Trupti pursued a degree in law specifically to help them better in fighting these cases. ARCH also filed various Public Interest Litigations in the Gujarat High Court, seeking protection of the tribal lands against evictions by the Forest Dept. The High Court granted Stay against eviction of these tribals from the lands they were cultivating.
All this gradually led to a situation where the Forest Dept officials stopped harassing the people, and tribals could finally cultivate their lands in peace without being afraid. As a result their standards of living also improved and starvation during the summer months became gradually a thing of past.
This was reassuring, but still there had not been sufficient progress in gaining legal recognition of their rights over lands they were cultivating and forest produce. This severely restricted further improvements in quality of their life.
National Campaign for the Forest Rights of the Tribals (2002-2007)
In 2002, in an ongoing case on the issue of Forest (widely known as Godavarman Case), an order was passed asking the Ministry of Environment and Forest (MOEF) to file an affidavit on the extent of encroachment on the forest lands by tribals and others. MOEF misinterpreted this SC order and issued a circular in May 2002 asking state forest departments to remove all encroachments from forest lands within a period of three months. It also stated that Forest Officers would be held personally responsible, if any cases of encroachment were found after this period.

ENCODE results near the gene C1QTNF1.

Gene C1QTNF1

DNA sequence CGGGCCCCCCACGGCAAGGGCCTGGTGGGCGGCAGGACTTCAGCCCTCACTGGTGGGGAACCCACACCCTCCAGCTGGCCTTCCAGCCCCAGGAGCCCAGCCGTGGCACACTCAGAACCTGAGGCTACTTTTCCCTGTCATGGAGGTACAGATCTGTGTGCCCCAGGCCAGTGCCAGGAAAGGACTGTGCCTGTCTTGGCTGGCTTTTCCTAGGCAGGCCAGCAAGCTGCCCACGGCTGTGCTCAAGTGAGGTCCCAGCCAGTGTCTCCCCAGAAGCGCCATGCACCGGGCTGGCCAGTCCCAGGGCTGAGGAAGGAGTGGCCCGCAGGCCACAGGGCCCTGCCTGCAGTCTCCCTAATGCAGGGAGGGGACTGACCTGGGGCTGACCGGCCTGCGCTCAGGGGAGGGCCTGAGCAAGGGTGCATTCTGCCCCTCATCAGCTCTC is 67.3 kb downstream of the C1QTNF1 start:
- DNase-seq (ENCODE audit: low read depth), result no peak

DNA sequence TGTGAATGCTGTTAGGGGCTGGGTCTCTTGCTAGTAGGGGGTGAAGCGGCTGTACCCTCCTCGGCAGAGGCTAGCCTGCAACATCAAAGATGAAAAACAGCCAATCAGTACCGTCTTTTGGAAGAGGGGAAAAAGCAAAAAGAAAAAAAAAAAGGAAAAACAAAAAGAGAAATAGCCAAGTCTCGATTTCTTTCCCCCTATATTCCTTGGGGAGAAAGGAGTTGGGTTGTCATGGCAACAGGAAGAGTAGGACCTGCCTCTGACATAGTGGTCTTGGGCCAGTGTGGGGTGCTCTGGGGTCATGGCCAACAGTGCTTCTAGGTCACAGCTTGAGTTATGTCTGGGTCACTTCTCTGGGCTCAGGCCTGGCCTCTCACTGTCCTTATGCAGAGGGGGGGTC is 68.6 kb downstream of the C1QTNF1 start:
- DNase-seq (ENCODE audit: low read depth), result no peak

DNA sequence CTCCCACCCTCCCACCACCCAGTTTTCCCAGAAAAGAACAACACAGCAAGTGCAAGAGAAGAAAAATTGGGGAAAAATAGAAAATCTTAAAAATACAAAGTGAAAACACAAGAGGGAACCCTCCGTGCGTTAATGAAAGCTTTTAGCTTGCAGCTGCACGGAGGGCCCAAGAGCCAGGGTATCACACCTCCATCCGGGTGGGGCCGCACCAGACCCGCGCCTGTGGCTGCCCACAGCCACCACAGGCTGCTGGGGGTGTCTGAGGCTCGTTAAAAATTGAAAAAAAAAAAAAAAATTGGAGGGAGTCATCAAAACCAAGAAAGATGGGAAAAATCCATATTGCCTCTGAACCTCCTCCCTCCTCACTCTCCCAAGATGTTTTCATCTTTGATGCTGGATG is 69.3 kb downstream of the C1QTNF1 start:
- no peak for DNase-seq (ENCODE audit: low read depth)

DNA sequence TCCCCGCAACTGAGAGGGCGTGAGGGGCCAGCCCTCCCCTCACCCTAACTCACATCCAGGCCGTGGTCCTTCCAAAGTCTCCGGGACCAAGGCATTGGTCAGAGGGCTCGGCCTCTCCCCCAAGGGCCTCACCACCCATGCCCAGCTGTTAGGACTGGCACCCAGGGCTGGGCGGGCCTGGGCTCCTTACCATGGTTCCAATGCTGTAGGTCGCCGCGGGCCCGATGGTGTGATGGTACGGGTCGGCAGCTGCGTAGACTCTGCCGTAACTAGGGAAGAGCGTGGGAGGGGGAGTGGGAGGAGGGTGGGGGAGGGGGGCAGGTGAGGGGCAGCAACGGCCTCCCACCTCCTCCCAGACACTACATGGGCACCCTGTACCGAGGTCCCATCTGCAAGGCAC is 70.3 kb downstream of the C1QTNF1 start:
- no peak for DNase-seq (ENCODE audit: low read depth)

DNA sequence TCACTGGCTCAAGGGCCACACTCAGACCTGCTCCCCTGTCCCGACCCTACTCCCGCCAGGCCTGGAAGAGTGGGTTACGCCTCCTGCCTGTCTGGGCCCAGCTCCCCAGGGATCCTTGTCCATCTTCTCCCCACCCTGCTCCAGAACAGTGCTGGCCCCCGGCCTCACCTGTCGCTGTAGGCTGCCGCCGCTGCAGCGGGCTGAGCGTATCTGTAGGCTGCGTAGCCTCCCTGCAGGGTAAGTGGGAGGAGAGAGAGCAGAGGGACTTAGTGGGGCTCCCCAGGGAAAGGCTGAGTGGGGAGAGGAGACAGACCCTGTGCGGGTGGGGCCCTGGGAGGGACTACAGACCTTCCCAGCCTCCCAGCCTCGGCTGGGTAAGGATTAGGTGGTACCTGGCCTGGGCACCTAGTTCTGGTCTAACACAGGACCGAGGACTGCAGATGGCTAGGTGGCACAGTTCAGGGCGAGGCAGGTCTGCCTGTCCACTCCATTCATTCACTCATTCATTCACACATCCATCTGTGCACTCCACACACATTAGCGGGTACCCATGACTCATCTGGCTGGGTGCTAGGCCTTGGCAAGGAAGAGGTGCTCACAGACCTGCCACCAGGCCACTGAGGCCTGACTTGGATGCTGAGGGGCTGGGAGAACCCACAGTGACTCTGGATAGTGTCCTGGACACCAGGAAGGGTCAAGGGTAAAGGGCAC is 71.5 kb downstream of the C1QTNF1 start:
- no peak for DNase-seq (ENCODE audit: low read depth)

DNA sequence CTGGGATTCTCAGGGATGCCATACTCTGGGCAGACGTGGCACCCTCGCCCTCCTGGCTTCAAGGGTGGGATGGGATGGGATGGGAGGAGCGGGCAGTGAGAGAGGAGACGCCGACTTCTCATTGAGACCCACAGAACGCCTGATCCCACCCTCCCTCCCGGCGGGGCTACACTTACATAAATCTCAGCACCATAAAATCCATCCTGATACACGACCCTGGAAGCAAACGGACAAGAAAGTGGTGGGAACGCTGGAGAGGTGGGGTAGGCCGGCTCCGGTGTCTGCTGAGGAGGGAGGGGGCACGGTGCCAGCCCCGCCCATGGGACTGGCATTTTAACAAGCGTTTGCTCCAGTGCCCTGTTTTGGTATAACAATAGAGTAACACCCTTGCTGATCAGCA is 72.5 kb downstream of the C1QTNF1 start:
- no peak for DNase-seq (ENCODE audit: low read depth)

This led to a number of atrocities in many states. These were rainy days and in many cases Forest Dept officials went with elephants to destroy the crops and huts of the tribals. Such attempts led to a huge outcry in all states. Many NGOs and other Civil Society Groups working in the tribal areas came together under the banner of the Campaign for Survival and Dignity (CSD) to launch a national movement against these evictions.
ARCH was one of the founding members of CSD. It also formed together with other groups, a state level coordination of about 40 groups and NGOs called Adivasi Maha Sabha (AMS), Gujarat, which was also part of CSD. CSD launched a national campaign against these evictions and succeeded in getting the MOEF to withdraw its circular, but there still needed to be a more permanent solution to this problem.
Thus, after the formation of the UPA government in Delhi in 2004, CSD sought an appointment with the PM Manmohansinh on this issue. He gave an appointment to the CSD delegation, of which Trupti from ARCH was included, and gave them a patient hearing. After listening to all the problems the PM said that this would require an enactment of a new legislation for the protection and recognition of the rights of the tribals and other communities living in the forests and that this law should be drafted by the Ministry of Tribal Affairs (MOTA) and not MOEF. He also instructed that CSD representatives be included in the committee for the drafting this law.